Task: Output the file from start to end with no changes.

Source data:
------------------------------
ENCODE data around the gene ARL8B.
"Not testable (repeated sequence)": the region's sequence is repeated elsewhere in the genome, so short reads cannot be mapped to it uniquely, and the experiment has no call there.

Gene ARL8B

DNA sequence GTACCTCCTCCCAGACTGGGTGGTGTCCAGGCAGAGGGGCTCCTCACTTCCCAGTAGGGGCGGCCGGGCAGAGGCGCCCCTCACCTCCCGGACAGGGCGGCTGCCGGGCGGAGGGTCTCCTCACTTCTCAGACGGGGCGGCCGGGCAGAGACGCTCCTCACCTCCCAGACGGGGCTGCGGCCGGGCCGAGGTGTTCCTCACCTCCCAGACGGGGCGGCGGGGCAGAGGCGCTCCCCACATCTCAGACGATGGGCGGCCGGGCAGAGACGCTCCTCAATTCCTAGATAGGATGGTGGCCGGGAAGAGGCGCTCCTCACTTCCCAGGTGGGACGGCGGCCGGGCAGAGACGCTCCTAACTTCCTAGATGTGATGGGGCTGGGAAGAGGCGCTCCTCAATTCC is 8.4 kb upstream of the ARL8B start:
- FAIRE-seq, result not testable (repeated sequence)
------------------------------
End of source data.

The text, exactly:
ENCODE data around the gene ARL8B.
"Not testable (repeated sequence)": the region's sequence is repeated elsewhere in the genome, so short reads cannot be mapped to it uniquely, and the experiment has no call there.

Gene ARL8B

DNA sequence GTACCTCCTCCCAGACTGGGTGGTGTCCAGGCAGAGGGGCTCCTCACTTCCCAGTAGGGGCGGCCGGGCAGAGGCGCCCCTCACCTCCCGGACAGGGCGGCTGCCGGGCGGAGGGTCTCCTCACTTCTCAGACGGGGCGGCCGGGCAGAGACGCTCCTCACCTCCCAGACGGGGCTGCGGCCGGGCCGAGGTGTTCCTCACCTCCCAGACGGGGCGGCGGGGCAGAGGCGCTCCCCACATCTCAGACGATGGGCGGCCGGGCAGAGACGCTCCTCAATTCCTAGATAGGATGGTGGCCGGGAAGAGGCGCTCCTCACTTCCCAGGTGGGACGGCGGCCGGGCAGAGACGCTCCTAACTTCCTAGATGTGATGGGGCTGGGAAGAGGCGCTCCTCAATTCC is 8.4 kb upstream of the ARL8B start:
- FAIRE-seq, result not testable (repeated sequence)